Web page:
May 15, VRINDAVAN, INDIA (SUN) — An excerpt from the May issue of the Care For Cows newsletter.
The following is based on a true story from Gauseva Chamatkar, an historical collection of cow miracles.
The riot of 1857 was spread all over India – Delhi was the centre of it. Each and every street had become a mortuary. There was blood shed everywhere. The rioters had lost discrimination between good and bad. I was the chief of the Muslim rioters.
At the end of a long day of looting and killing I was exhausted and hungry. Our pockets and bags were full of money but the markets were desserted out of fear of the riots, and all the houses were locked. We gathered in an empty courtyard and my men went out to search for food. Soon four of my men returned pulling a chubby cow behind them. I didn’t know how that poor one fell in the claws of those hungry wolves. One of them had tied his turban around her neck and before I could say anything they tied the legs of that crying cow and threw her down on the ground. Who would save a dumb cow from the hands of the Muslims in the middle of that riot?
At that time all those so-called leaders of Hindu religion, those who give long lectures on cow protection, were all safely hidden in holes. The cow was tired. Tears were falling from her eyes and I was agitated out of hunger. My body was weak. It is against my religion to consider the cow holy and to serve her. But seeing that innocent cow surrounded by those cruel wolves who were sharpening their knives and about to kill her, I felt pity on her. The cow was frightened and pregnant, and seeing her I remembered my pregnant wife, and I began to shiver.
I stood up with courage and said to my friends, “Can’t you see that out of hunger I’m about to die, and you fools are not yet able to provide me food. All of you immediately go and collect wood and salt and I will take care of this.” As soon as my friends left I took the knife which was meant for killing the poor cow, cut her loose, and patted her back. At first she couldn’t stand up, unable to believe this behavior from me. I stroked her again and she stood up, stretched herself and swished her tail. At that moment she glanced at me in such a way as if telling me “You will be rewarded for your kindness”. She then left, quickly disappearing out of sight. When my friends returned I was lying on the ground, as if unconscious from hunger. They shook me and asked about the cow. I pretended that I had no idea what had happened. Having no energy to pursue her, they made some chapatis and ate them instead.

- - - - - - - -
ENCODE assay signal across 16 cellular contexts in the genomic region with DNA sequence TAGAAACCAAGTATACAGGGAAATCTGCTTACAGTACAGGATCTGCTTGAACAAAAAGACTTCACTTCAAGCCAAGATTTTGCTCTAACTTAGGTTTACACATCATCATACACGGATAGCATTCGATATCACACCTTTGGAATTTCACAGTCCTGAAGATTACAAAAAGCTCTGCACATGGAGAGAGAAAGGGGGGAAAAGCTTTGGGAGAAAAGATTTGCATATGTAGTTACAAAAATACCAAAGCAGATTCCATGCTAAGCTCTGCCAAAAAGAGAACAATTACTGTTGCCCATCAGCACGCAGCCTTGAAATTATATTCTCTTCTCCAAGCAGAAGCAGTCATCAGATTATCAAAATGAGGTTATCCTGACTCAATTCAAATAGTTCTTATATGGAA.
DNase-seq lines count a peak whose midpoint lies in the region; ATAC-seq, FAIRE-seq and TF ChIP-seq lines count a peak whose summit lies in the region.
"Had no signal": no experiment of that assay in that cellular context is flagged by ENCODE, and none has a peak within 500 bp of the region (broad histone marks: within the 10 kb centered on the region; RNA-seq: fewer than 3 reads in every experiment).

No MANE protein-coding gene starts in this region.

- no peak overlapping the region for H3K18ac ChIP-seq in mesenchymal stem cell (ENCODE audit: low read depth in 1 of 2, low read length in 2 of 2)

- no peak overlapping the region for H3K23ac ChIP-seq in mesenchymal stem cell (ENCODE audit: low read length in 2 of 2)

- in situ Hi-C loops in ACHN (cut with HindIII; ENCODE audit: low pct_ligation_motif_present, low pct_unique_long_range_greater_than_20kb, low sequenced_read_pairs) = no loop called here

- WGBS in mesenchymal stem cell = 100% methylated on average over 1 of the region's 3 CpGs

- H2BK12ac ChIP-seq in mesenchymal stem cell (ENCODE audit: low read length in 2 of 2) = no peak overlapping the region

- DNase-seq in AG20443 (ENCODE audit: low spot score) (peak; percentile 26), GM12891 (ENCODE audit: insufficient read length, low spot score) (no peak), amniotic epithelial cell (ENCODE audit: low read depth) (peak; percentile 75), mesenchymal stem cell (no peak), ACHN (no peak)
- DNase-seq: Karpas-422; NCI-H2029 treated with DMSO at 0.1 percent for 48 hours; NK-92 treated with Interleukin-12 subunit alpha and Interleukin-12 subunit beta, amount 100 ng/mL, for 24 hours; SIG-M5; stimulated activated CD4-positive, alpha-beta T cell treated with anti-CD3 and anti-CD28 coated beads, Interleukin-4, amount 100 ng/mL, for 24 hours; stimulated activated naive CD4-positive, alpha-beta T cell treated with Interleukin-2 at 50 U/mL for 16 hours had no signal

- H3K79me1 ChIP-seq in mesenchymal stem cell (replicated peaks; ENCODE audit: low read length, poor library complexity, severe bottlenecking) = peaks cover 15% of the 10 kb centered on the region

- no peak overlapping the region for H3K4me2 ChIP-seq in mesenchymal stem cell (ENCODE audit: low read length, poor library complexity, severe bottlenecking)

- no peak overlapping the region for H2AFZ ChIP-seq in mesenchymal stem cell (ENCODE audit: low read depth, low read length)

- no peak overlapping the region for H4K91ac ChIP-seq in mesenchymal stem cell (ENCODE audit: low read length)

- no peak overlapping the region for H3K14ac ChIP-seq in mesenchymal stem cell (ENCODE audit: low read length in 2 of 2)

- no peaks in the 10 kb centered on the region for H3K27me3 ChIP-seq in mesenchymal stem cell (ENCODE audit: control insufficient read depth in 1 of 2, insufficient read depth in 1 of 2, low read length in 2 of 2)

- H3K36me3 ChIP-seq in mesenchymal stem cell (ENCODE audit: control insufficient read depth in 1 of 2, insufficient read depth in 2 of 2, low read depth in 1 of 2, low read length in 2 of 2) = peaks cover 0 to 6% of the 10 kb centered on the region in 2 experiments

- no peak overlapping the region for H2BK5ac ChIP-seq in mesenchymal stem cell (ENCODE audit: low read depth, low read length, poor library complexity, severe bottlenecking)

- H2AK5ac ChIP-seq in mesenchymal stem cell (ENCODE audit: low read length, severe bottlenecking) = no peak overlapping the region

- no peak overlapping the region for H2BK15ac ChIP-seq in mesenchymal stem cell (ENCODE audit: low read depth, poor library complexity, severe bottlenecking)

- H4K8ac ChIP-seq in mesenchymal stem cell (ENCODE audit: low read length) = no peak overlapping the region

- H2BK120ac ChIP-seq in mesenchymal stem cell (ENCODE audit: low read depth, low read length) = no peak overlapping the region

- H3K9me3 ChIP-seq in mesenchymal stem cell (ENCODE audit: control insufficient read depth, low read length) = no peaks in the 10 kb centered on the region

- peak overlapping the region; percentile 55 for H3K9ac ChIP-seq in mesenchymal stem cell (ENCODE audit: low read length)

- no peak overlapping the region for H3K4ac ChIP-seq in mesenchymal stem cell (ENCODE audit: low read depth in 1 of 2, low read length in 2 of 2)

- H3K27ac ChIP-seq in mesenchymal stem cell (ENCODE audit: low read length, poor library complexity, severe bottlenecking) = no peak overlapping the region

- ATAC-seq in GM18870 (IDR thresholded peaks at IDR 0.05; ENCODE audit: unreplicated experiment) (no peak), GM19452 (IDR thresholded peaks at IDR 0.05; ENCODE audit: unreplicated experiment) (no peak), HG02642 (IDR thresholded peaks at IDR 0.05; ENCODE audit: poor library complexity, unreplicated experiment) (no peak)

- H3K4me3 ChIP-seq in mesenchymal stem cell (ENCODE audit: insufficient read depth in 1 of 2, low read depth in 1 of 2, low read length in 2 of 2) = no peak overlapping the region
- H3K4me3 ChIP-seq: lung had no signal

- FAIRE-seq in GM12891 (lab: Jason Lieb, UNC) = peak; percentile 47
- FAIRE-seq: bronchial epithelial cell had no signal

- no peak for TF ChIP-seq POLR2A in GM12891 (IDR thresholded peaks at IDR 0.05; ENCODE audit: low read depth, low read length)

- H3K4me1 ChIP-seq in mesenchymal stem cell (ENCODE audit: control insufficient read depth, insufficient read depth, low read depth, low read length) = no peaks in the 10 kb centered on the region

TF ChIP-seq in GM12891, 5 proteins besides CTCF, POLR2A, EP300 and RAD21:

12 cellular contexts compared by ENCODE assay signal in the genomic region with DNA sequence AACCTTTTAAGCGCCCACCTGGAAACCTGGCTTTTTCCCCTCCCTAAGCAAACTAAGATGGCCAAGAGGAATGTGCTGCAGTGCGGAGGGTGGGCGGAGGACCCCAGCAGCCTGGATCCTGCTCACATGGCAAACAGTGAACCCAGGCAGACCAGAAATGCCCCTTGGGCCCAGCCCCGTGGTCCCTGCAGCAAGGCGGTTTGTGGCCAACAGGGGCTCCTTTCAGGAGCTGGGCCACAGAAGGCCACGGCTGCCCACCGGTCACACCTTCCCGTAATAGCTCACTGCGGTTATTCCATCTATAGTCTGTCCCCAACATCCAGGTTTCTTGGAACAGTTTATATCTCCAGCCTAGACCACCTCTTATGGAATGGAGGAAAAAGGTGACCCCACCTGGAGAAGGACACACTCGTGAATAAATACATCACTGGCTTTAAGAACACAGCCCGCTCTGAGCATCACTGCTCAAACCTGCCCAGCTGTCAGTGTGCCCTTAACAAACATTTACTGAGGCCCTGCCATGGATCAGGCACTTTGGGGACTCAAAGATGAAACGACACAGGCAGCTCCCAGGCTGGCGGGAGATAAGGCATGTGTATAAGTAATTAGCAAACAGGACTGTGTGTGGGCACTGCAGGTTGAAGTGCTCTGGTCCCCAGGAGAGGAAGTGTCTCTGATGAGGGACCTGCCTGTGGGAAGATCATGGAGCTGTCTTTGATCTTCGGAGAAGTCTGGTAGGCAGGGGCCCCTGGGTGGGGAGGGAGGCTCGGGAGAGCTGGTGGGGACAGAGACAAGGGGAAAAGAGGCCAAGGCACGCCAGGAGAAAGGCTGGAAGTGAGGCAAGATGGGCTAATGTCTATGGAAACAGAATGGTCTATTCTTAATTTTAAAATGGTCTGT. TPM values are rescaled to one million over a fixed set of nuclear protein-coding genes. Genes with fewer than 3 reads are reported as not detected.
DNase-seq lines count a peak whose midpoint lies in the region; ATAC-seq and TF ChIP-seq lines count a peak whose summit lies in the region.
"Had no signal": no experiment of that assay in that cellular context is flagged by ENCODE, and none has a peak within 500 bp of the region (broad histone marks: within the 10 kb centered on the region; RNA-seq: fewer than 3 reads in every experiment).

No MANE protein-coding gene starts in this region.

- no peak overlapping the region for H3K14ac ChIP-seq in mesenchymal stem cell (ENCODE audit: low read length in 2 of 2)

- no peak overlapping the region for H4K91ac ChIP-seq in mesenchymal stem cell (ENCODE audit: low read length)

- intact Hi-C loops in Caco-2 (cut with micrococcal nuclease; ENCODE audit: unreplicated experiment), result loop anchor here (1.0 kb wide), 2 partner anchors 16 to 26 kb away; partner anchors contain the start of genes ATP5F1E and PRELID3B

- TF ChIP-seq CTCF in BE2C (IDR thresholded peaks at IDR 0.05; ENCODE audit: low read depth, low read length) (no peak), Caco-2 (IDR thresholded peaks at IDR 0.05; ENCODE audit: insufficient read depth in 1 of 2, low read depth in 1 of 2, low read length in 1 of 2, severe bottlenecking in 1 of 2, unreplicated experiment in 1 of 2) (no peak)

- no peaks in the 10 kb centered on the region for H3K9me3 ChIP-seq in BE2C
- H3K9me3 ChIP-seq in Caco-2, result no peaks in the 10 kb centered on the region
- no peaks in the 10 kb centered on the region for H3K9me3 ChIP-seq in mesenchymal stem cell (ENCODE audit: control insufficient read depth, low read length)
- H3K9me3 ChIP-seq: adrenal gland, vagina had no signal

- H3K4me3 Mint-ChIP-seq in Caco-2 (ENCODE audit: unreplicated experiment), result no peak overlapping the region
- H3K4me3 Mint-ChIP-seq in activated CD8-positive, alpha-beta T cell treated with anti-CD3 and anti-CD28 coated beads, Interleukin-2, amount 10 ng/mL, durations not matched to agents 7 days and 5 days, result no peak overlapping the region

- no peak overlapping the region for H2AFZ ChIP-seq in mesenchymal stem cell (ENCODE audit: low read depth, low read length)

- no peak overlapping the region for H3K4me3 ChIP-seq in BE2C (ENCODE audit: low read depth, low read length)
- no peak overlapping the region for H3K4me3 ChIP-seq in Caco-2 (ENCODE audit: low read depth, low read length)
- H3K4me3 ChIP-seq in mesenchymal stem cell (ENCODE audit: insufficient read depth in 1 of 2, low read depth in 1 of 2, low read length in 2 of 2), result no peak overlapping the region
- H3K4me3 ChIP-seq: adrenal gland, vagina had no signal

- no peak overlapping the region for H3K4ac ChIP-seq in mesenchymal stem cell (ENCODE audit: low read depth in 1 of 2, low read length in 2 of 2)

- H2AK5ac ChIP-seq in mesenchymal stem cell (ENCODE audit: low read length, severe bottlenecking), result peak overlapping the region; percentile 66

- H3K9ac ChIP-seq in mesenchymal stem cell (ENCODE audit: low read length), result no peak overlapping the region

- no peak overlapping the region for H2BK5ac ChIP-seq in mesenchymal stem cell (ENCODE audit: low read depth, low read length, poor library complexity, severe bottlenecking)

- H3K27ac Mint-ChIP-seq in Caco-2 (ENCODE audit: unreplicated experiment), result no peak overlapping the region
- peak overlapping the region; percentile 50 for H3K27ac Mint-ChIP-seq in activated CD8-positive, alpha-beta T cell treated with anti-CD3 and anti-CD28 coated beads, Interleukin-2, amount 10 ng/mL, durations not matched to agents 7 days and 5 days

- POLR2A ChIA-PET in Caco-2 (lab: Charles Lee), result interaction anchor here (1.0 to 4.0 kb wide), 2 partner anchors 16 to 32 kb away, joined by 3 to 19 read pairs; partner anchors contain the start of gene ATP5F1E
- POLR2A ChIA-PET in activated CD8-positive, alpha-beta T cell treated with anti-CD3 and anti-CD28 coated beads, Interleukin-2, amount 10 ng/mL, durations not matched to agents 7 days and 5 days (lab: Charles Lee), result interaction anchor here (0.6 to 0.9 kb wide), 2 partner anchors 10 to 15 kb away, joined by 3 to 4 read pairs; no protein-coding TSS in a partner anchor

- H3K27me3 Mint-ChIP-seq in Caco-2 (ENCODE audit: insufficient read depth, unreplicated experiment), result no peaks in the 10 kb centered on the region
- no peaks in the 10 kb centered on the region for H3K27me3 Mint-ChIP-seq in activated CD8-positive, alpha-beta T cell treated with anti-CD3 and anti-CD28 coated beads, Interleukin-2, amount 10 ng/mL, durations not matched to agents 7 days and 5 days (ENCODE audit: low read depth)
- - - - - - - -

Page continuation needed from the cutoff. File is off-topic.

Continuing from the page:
When the riots came to an end I was caught by the authorities and sentenced to death by hanging. Hundreds of people gathered outside the jail to watch the event as I was brought up to the gallows. A red hood was pulled over my eyes, and everything went dark. A noose was then secured around my neck. My throat was dry. Within moments the floor opened beneath me and I fell to what I thought would be my death. Suspended mid-air, almost unconscious from fear, I struggled to regain my senses as I realized I was not in fact dead, nor dying, but somehow my feet were being supported upon what seemed to be two sharp horns. The noose around my neck miraculously remained slack. Thinking me dead I was brought out from under the platform. Seeing me in fact alive, the doctor was shocked and moved back in astonishment.
According to the law at that time, I was hung thrice, and every time two horns caught my fall. As the noose of the gallows was unable to take my life even after three attempts, the court set me free. I came out of the jail with my relatives and there I saw a cow. She looked at me with her cooling eyes, then turned and walked away, followed by her calf. Immediately I remembered the pregnant cow I had saved during the riot in Delhi. That cow had looked at me in the same way when I had released her.
In my religion serving forms is considered a sin – but I bowed down to that cow who I believe had saved my life. Since that time I consider serving cows my duty, and I will continue to serve cows till the end of my life. I put the dust of the cow’s feet on my head, then I go to do namaj .